Based on John 19:17-35.
As I type the words of the title, my heart wrenches for Mary, the mother of Jesus. I can’t imagine her absolute grief as she watched Him die in such agony. When my son died, he was in a hospital where the doctors and nurses did everything they could for him. They were compassionate and concerned. Even so, my sorrow was great.
Now I try to put myself in Mary’s place. Her situation is just the opposite of mine. The Roman soldiers deliberately torture Jesus as they put Him to death. I won’t get into all He suffers and all the physical details of crucifixion. Suffice to say, it is a slow, painful death.
And Mary is watching.
The soldiers show no concern—they are just following orders. Execute the man who calls Himself the king of the Jews. And do it in a way that is not quick or easy. They even gamble for his clothes while the Son of God hangs near-naked on a cross.
And His mother is there.
Other women are with her, including Mary Magdalene. John his beloved disciple stands with them. We’re not sure how long Mary stays at the cross, but when Jesus sees her and the disciple whom He loves, He declares the tender, practical words, “Dear woman, here is your son.” And to the disciple, “Here is your mother.” I think of the strength it must have taken to say those few words and wonder if he wanted to say anything else. “I love you, Mom,” or “You’ve been a great mother,” or perhaps “Thank you for all you did for me growing up.” But His strength is gone.
Is this the moment the steel pierces her heart—the sword that Simeon predicted when Jesus first came to the Temple as a baby (Luke 2:34-35)?
While Mary’s eyes are blurred with tears and Roman soldiers taunt and torture our Savior, He takes the time to show a son’s love for His mother. With the rough wood against His beaten back—still fresh with wounds from the lead-tipped whip—He reaches out and cares for His mother.
At this time in history, it is important for a son to make sure His mother is cared for. As I’ve said before, life could be very difficult for women who had no husband, son or other male relative.
I’m not sure why Jesus does not assign the responsibility to one of His brothers. Perhaps it is because the beloved disciple is there at the cross, and He wants to make sure this detail is not left undone. Perhaps his brothers still have hard feelings towards Him, do not understand Jesus’ ministry, and have not spoken to him in years.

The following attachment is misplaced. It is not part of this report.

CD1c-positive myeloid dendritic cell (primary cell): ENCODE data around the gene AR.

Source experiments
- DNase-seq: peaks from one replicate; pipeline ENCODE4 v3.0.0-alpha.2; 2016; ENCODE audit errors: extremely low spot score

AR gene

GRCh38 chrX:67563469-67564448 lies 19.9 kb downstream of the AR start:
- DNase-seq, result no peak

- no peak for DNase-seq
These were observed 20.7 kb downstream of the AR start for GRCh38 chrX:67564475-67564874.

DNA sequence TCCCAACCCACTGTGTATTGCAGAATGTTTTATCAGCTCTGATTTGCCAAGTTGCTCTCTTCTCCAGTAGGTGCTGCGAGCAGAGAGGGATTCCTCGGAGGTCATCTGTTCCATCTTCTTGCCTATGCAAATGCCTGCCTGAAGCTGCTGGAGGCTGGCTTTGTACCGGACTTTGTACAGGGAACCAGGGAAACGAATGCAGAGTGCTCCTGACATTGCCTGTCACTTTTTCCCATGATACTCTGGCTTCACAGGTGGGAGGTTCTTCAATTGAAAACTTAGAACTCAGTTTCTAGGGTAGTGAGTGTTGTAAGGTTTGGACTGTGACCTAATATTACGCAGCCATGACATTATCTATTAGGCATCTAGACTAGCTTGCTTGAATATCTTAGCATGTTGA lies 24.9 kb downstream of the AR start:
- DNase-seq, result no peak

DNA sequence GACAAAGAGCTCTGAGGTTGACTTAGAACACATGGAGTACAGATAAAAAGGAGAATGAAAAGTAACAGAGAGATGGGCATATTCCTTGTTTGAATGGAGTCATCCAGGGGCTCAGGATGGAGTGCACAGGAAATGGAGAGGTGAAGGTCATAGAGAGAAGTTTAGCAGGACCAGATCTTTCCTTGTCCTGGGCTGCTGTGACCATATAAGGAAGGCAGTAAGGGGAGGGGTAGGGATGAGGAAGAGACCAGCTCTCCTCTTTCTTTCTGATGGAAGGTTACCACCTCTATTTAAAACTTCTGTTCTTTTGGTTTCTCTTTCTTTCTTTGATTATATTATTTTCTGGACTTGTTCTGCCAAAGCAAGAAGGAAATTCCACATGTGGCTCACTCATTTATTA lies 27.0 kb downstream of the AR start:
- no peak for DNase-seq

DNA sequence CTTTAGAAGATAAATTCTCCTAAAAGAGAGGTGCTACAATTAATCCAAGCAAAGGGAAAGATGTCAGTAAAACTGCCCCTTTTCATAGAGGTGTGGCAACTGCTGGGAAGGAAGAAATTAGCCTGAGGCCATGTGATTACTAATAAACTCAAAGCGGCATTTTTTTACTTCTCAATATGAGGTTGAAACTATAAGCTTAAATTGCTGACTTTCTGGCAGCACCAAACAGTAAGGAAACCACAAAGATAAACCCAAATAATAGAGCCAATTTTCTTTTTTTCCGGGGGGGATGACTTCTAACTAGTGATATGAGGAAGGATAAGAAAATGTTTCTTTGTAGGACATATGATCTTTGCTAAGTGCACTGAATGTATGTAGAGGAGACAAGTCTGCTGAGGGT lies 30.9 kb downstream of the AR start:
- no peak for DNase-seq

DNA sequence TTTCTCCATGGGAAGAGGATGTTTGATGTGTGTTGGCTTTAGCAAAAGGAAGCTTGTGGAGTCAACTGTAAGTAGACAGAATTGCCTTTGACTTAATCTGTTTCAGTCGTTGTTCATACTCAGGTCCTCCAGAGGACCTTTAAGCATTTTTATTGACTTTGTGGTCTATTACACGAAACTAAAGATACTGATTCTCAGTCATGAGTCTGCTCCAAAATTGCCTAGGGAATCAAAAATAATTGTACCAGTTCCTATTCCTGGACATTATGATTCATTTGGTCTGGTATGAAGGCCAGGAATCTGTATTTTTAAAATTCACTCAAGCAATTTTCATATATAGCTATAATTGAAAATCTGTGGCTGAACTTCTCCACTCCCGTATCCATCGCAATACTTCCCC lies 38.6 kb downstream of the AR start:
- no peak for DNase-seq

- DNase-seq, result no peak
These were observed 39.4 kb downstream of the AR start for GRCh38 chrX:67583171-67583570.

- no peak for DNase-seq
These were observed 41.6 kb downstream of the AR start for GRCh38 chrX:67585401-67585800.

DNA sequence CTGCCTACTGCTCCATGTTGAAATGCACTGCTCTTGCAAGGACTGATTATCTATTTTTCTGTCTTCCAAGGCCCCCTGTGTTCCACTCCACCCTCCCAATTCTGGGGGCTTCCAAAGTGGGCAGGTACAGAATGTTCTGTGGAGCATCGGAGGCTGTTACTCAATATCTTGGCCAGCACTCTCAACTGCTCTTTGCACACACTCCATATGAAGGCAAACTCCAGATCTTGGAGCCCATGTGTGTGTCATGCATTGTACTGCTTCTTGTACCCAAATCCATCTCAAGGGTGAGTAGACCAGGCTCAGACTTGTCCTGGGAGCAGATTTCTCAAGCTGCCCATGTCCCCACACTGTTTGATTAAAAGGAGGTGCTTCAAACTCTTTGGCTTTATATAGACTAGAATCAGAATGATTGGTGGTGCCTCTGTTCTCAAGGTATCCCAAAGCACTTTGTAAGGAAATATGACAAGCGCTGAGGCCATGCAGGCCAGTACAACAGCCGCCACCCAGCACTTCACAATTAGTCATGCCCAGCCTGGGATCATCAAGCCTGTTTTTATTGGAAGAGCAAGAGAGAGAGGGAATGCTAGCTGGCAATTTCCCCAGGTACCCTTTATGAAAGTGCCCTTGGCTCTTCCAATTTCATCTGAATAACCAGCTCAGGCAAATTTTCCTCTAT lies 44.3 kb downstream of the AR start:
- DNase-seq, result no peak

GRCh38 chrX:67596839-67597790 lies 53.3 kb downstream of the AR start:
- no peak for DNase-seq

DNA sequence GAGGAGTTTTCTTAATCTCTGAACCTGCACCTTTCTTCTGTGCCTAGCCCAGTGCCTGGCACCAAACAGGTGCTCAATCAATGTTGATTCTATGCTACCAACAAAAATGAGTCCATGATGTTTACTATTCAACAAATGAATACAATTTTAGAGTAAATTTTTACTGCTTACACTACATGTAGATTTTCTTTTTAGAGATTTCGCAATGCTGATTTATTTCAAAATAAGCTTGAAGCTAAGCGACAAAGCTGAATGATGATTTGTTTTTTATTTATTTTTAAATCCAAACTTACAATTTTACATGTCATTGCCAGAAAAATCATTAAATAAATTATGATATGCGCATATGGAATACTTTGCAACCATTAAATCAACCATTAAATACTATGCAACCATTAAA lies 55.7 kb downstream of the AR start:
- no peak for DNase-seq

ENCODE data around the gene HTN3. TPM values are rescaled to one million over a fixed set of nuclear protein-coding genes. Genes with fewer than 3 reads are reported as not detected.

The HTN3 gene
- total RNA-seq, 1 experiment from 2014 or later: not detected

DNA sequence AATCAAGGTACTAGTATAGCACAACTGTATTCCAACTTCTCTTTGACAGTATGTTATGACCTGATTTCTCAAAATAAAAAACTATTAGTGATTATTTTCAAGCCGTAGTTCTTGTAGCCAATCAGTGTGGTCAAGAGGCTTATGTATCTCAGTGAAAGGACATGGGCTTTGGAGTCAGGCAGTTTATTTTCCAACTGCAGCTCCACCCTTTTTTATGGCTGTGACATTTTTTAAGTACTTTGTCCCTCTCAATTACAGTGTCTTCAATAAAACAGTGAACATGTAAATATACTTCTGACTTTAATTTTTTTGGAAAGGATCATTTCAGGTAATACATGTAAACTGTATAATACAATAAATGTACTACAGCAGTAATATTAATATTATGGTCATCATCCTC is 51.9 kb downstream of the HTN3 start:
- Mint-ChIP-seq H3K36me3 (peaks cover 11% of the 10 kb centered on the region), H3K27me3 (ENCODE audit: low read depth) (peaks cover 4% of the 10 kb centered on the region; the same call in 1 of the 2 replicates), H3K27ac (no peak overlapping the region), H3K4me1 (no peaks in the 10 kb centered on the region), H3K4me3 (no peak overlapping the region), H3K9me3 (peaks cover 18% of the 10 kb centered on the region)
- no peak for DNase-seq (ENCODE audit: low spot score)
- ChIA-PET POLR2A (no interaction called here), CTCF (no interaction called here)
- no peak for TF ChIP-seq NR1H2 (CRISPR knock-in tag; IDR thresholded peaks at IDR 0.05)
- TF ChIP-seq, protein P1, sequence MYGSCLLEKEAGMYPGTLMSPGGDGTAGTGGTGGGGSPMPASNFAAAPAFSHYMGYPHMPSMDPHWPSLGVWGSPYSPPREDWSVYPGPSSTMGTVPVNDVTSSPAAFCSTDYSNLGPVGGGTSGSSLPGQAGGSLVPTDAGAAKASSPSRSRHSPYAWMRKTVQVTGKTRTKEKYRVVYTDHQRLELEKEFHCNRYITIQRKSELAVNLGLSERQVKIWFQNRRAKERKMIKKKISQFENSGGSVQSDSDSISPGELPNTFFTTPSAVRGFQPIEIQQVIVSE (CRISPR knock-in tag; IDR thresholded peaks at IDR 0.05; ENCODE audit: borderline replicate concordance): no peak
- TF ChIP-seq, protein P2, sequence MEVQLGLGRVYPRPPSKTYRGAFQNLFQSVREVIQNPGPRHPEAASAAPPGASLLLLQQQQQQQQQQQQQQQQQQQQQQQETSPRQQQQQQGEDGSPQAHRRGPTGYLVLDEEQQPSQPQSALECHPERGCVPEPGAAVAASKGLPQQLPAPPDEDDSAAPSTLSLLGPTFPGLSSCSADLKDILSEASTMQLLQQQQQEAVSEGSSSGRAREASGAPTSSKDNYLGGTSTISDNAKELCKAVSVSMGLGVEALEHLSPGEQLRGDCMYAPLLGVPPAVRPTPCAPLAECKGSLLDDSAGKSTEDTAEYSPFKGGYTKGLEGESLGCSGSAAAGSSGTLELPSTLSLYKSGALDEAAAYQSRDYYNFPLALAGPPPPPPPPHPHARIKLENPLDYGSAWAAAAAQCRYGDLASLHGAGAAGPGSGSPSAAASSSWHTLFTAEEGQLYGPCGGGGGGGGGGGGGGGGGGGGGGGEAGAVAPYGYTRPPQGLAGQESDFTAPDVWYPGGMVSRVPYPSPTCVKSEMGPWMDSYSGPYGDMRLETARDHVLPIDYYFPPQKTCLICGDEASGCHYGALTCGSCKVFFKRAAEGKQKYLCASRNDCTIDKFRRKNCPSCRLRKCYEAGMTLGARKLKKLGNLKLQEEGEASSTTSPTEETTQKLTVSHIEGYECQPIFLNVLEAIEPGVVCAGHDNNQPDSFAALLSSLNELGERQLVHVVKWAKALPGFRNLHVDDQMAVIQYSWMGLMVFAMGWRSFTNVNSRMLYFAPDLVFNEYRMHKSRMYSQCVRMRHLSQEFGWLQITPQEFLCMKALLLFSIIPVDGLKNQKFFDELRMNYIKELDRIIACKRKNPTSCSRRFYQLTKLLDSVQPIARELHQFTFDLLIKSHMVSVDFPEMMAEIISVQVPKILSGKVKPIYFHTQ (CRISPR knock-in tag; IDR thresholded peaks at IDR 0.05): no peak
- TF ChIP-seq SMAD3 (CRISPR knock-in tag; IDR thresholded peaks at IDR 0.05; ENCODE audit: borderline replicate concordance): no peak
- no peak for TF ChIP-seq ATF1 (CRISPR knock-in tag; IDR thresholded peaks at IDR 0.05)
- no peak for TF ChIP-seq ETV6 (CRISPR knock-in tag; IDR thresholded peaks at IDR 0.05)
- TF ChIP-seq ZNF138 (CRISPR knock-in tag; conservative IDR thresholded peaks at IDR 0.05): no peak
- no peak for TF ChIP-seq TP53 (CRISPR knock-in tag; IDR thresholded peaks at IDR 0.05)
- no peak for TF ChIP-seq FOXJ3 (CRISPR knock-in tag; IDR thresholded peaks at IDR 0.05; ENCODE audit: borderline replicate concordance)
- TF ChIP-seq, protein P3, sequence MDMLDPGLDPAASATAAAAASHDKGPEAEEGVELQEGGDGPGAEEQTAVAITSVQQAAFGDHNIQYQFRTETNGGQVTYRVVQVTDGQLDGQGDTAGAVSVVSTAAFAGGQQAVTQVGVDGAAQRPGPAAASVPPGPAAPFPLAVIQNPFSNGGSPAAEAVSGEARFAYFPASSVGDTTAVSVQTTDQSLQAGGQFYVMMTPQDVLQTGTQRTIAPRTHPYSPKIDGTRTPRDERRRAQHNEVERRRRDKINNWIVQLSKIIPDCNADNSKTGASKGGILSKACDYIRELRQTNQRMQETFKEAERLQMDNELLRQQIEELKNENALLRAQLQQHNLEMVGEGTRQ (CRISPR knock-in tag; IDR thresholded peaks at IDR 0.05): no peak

I’ve never suffered the physical or emotional pain Jesus did, but, as I consider His sweet words to His mother, I think about the times I have experienced hurt, emotionally or physically. Let me be honest. I seldom think about others when I am in serious pain. Oh no. It is all about me. Now, I don’t think God has a problem with us taking care of ourselves when illness strikes, but the fact remains that Jesus reached out to His mother while in anguish—an anguish I cannot imagine.
Let’s take a look back and consider how Jesus acts towards His mother at another time. In Matthew 12, someone informs Him that His mother and brothers want to see Him. He points to those listening, to those who follow Him, and declares them to be His family. At this point in time, His sole desire is to bring others into the Kingdom so that He could relate to them as brothers and sisters and mothers (Matthew 12:46-50).
But now, the focus seems to change, and He acts as the responsible son. With the love he has shown others, He now demonstrates a love for the mother who bore Him and raised Him.
Jesus, the holy Son of God, became a man so that others can become a part of His family. Yet as human son, He made sure His precious mother would be taken care of at His death.
A Moment to Reflect
As Christ-followers, we love to celebrate the Resurrection, as well we should. But I want you think about the cross for a few minutes, and what Jesus went through. I did not get into the details, but remember that He was tortured to death by people hardened to suffering. Think about the simple statement: “Pilate took Jesus and had him scourged.” The “scourging” alone probably put Him into a state of shock, and He would have been in serious or even critical condition. This is overwhelming to me. Perhaps there is something specific Jesus went through that you think is particularly heinous. Can you take a moment to thank Him for doing this for you?
Also thank Jesus for the way He ministered to His mother. Ask Him to help you see His ministry to you in a practical way. You could even ask Him to show you how precious you are to Him. Thank Him for any answers you receive, and take time to record them. Then take the time to show God’s love to another.
5 thoughts on “The Savior and His Mother at the Cross”
Thank you, Eileen – this is beautiful!
Thank you for reading!
Beautifully written, Eileen, and so very true! HIS pain must’ve been excruciating, and that is an understatement. I remember doing a study on the crucifixion when I was in college, and a doctor wrote it. He went through the entire process from the viewpoint of a doctor and what happens to the body during a crucifixion. It made a profound effect on my realization what trauma that JESUS suffered for my sins, and I have never forgotten it. I have, however, forgotten some of the horrific details as the doctor described all of it – perhaps because it was so awful. So, each day when I pray, one of the things that I thank our LORD for is for dying on a cross to redeem my soul. Thank you for your writing.
thank you, Annie
you’re welcome, my friend…. i enjoy your writings.. the bless my heart